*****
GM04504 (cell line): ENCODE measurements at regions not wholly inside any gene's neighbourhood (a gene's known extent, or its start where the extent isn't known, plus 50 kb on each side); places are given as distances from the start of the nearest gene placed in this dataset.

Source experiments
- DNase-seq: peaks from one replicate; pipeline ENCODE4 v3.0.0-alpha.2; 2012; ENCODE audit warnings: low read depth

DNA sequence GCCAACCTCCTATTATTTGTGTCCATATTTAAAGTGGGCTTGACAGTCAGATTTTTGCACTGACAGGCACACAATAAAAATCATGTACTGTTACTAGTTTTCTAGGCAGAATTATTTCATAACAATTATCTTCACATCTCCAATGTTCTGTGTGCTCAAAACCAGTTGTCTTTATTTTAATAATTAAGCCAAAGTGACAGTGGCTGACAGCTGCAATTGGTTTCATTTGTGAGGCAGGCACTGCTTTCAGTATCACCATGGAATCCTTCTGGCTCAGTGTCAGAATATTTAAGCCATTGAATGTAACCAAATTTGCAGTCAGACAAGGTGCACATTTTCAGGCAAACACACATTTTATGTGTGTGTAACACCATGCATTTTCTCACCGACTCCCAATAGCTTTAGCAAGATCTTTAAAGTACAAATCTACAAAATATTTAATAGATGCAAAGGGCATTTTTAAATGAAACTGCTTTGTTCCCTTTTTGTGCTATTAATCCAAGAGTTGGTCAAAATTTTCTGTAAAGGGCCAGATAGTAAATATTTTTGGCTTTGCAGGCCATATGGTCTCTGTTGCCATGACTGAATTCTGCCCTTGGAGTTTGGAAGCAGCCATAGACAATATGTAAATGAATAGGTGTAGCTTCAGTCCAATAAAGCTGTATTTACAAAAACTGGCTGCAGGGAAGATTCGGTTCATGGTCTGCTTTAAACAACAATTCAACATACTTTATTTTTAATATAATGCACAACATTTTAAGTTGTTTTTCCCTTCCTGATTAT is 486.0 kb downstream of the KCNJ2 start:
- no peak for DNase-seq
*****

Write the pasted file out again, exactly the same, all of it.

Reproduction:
GM04504 (cell line): ENCODE measurements at regions not wholly inside any gene's neighbourhood (a gene's known extent, or its start where the extent isn't known, plus 50 kb on each side); places are given as distances from the start of the nearest gene placed in this dataset.

Source experiments
- DNase-seq: peaks from one replicate; pipeline ENCODE4 v3.0.0-alpha.2; 2012; ENCODE audit warnings: low read depth

DNA sequence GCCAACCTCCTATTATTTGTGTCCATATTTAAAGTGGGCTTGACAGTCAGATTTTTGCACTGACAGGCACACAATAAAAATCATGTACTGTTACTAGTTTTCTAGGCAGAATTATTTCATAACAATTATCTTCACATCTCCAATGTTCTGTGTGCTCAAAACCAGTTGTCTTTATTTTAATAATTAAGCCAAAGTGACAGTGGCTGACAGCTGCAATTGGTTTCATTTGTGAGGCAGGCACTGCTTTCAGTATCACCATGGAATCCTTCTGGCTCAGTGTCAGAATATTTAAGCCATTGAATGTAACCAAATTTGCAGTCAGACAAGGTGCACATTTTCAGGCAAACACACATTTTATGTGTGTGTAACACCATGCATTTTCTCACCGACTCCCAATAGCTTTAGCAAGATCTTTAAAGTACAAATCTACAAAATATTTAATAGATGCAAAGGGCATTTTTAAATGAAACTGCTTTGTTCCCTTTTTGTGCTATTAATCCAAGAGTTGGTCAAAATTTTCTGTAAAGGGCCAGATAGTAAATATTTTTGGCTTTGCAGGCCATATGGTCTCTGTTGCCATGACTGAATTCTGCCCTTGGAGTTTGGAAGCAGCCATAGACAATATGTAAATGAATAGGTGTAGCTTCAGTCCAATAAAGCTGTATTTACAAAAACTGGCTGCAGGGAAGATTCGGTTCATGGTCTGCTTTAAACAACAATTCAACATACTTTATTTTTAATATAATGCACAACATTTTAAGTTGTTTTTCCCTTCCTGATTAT is 486.0 kb downstream of the KCNJ2 start:
- no peak for DNase-seq